Our top five National Trust attractions within an hour’s drive of Bristol

From a medieval hunting lodge to a poet’s cottage to an iron age fort

<p>Tyntesfield - one of five National Trust properties worth visiting near Bristol</p>

Tyntesfield - one of five National Trust properties worth visiting near Bristol

With a record number of new members joining the National Trust in the summer - almost 160,000 new members in August alone - we’ve picked our favourite properties near Bristol to visit.

There is a membership package suitable for everyone from single parents to grandparents and under-18s so why not explore your own backyard.

Here’s where to visit:

The 17th century Georgian Coleridge Cottage

This 17th century Georgian cottage, home to Romantic poet Samuel Taylor Coleridge, can be found in rural west Somerset.

The grade II listed building was originally two separate ones which were later combined and featured a parlour, kitchen and three bedchambers.

Coleridge wrote his most famous poem ‘The Rime of the Ancient Mariner’ in this cottage during his three year stay.

The property, which is closed for November, reopens for a traditional Georgian Christmas experience on December 11 & 12 and 18 & 19.

Besides seeing the cottage, families can hunt for mice or explore the wildflower garden or for the more adventurous walk a 51-mile trail starting at the cottage that explores the surrounding lands that inspired Coleridge.

Just over an hour’s drive away from Bristol, this property is worth a visit for poetry and history lovers alike.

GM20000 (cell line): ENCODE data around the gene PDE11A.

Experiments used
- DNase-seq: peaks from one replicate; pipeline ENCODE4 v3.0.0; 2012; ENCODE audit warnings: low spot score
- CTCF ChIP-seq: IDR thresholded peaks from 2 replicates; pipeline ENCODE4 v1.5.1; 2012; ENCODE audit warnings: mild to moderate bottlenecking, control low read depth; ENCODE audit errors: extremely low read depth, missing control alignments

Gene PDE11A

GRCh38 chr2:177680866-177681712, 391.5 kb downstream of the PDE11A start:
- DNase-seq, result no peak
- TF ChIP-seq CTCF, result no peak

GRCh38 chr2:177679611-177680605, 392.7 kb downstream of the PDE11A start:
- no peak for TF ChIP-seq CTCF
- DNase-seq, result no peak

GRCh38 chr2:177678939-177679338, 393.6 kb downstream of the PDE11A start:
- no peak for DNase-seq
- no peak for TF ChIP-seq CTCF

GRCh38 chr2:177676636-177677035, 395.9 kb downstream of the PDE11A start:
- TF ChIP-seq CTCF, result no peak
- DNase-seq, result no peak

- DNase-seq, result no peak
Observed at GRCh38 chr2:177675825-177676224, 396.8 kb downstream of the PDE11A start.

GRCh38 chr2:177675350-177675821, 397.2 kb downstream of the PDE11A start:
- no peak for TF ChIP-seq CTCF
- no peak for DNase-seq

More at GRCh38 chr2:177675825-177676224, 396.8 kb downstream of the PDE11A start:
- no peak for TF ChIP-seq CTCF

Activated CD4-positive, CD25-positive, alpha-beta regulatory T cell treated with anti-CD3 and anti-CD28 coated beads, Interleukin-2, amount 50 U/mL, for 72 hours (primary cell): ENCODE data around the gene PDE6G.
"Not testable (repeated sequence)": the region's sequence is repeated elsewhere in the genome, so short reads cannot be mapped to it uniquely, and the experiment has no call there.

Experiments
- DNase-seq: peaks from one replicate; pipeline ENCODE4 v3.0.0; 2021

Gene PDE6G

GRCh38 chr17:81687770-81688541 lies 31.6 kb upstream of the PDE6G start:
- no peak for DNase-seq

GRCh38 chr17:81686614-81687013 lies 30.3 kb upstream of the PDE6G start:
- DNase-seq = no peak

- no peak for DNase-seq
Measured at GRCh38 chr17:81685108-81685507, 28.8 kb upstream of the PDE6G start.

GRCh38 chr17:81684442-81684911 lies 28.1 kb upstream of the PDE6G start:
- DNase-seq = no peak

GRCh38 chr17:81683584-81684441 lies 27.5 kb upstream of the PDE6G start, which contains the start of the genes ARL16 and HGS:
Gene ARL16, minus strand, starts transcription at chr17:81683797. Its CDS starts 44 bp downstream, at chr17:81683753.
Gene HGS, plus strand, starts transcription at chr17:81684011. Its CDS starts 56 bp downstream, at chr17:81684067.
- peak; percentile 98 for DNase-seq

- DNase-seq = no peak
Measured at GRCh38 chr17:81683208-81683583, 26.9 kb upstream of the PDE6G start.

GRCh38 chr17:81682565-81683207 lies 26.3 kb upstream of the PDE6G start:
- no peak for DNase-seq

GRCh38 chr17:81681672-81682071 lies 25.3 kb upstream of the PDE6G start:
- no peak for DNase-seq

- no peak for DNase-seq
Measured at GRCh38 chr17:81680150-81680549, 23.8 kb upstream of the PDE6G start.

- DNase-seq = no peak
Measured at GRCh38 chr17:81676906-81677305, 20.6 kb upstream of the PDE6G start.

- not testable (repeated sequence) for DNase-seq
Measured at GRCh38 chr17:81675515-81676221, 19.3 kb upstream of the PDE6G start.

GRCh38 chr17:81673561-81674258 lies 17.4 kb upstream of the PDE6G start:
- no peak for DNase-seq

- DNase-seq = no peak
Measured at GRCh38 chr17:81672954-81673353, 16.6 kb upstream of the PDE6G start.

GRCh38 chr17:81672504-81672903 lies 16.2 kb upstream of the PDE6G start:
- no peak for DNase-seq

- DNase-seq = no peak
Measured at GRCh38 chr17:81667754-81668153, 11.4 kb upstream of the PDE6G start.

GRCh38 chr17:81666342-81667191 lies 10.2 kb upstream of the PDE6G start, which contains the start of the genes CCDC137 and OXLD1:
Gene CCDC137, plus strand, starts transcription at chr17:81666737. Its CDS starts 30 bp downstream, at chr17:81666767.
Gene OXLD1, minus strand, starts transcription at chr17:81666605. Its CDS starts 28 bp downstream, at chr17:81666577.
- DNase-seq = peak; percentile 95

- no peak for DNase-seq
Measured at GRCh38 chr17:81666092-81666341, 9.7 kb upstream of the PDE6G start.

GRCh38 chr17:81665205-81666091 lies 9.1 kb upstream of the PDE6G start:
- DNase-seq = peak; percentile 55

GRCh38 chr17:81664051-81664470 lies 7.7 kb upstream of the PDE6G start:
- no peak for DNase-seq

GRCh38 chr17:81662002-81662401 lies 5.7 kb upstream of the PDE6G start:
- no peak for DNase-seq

Just one of the spectacular views from Bath Skyline

A hidden gem, the Bath Skyline walk is a six-mile journey through woodlands and valleys with a spectacular view.

An easy walk from Bath city centre, there are different trails for different abilities with the two-mile Family Discovery Trail being accessible for wheelchairs and buggies.

Among the things to spot are the 15 fairy doors along the Long Wood trail, perfect to keep the kids busy. To make the most of it, visit in spring or summer to view the variety of wildlife in the grasslands or to have a picnic.

Tyntesfield also holds seasonal workshops like wreath making

This gorgeous Victorian Gothic Revival house with its surrounding garden is one to visit.

Originally a Georgian house it was transformed into its Gothic Revival style with a lake (now empty), kitchen garden and substantial woodlands, all of which you can visit.

If you get thirsty from all that walking there is the onsite Cow Barn Cafe with hot drinks and tasty treats.

To commemorate your day out, you can visit the gift shop and pick up a piece of history. With seasonal workshops, like wreath making, geocaching routes and children’s outdoor play areas, there’s something for everyone.

Brean Down offers a view onto the Bristol Channel including the island of Steep Holm

A beautiful beach with a natural pier that is 97m high, Brean Down is a Somerset highlight not to be missed.

Walk the 1.5 miles around the outcrop to see an iron age hill fort, former Roman temple and a 19th Century fort among other points of interest.

The views over the Bristol Channel towards Wales are a stunning delight. Cool down (or warm up!) at the Cove Cafe which features drinks and snacks to keep you going.

Whether you visit in the summer to build sandcastles and enjoy the beach or in the winter to explore Brean’s military history the view does not disappoint.

Kings John’s Hunting Lodge is a timber-framed house built around 1460

Visit this medieval Tudor house, home to a wool merchant, for a trip back in time.

This timber-framed house was built around 1460 and has served multiple purposes with a combination of shops, workshops and living quarters throughout its three storeys.

Situated in Axbridge, Somerset county’s smallest town, this house-turned-museum is easily accessible from Bristol via car, train or bus.

The property is closed now but will reopen in April 2022.